Both לא and אל may both be translated as "don't." However, there is a difference between the two. The word אל is, for the most part, confined to a single meaning. Alternatively, the word לא is slightly more flexible. It can take on the form of a command, as in לא תרצח, thou shall not murder. However, it can also take on the form of a promise or assurance. Perhaps the clearest example of this is when HaShem commands Moshe to prevent בני ישראל from ascending the mountain to fight following the incident with the spies. Moshe is told (א:מ"ב) to declare "לא תעלו." The simple reading is clearly, "do not go up!" However, Rashi quotes from a Midrash, "לא עליה תהא לכם אלא ירידה," it will not be an ascent for you, rather a descent i.e. you will not succeed. Here we see clearly that the word לא can mean both a command and a promise, even at the same time.


    Therefore, in our parsha, Yehoshua is not being commanded not to fear, but rather being promised that he will have nothing to fear. In דברים, he is being told not to fear. Indeed, the expression in דברים is said in the context of other commands. In our parsha, however, it is stated in the context of other promises.


    I understand that the above distinction is not 100% clear-cut and there are numerous examples which might throw it into question. I'm open to suggestions.

     Recently, I heard a different approach from משך חכמה. In the פרשה of קרבן פסח - שמות י"ב:ט he explains that אל implies a certain tone of בקשה whereas לא is a more definite prohibitive commandment. Perhaps that explanation can be applied here as well. As leader of the nation it was imperative that יהושע show absolutely no fear whatsoever. Therefore it was delivered in the form of a commandment - לא תירא ולא תיחת. But when בני ישראל are being briefed prior to their imminent entry into ארץ ישראל it is simply stated in the form of a request. Or, alternatively, we can suggest that this "request" was made just prior to the demand for spies which had drastic consequences. With that now many decades in the past but its lessons still very clear, a mere request was no longer appropriate. It was clear that the to not fear and not tremble must be an outright commandment.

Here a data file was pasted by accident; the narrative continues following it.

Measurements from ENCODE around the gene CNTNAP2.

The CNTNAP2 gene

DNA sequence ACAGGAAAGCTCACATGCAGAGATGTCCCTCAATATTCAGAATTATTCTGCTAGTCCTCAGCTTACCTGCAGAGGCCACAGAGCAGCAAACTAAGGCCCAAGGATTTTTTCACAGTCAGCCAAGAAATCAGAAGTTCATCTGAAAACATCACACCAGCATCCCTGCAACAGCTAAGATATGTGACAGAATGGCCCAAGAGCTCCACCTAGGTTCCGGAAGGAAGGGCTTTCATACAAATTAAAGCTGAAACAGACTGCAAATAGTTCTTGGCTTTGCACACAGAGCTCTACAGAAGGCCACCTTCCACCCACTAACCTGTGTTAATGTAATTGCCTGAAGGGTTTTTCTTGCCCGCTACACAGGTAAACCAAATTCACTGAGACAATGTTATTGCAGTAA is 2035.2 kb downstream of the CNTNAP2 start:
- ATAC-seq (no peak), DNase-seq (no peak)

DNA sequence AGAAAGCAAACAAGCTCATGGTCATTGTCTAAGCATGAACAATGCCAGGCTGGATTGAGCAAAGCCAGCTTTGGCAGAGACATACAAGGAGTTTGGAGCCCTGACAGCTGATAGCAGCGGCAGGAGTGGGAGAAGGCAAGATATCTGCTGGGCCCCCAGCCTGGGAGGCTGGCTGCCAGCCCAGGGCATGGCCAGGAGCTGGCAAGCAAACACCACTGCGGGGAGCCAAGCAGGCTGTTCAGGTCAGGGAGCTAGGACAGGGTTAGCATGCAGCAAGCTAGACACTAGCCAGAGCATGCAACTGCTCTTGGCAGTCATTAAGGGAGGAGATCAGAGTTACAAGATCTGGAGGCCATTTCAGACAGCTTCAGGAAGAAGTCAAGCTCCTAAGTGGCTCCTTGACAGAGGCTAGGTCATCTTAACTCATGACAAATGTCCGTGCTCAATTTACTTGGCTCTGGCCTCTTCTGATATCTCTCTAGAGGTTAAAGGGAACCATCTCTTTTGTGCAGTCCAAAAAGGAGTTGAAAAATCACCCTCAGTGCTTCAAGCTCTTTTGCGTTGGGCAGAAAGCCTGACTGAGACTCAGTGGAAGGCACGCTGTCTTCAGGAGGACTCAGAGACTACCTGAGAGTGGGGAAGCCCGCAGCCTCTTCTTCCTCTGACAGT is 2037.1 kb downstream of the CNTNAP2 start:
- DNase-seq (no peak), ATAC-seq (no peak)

Thursday, August 1, 2019

Whose tribe is it anyway?

(ל"ו:ט)
וְלֹא תִסֹּב נַחֲלָה מִמַּטֶּה לְמַטֶּה אַחֵר


A slightly embarassing story: A number of years ago, I was all ready for this פסוק and when the בעל קריאה pronounced it לְמַטֵּה אַחֵר I pounced on him and corrected him. One of the גבאים then corrected me and showed me that his חומש clearly said לְמַטֵּה.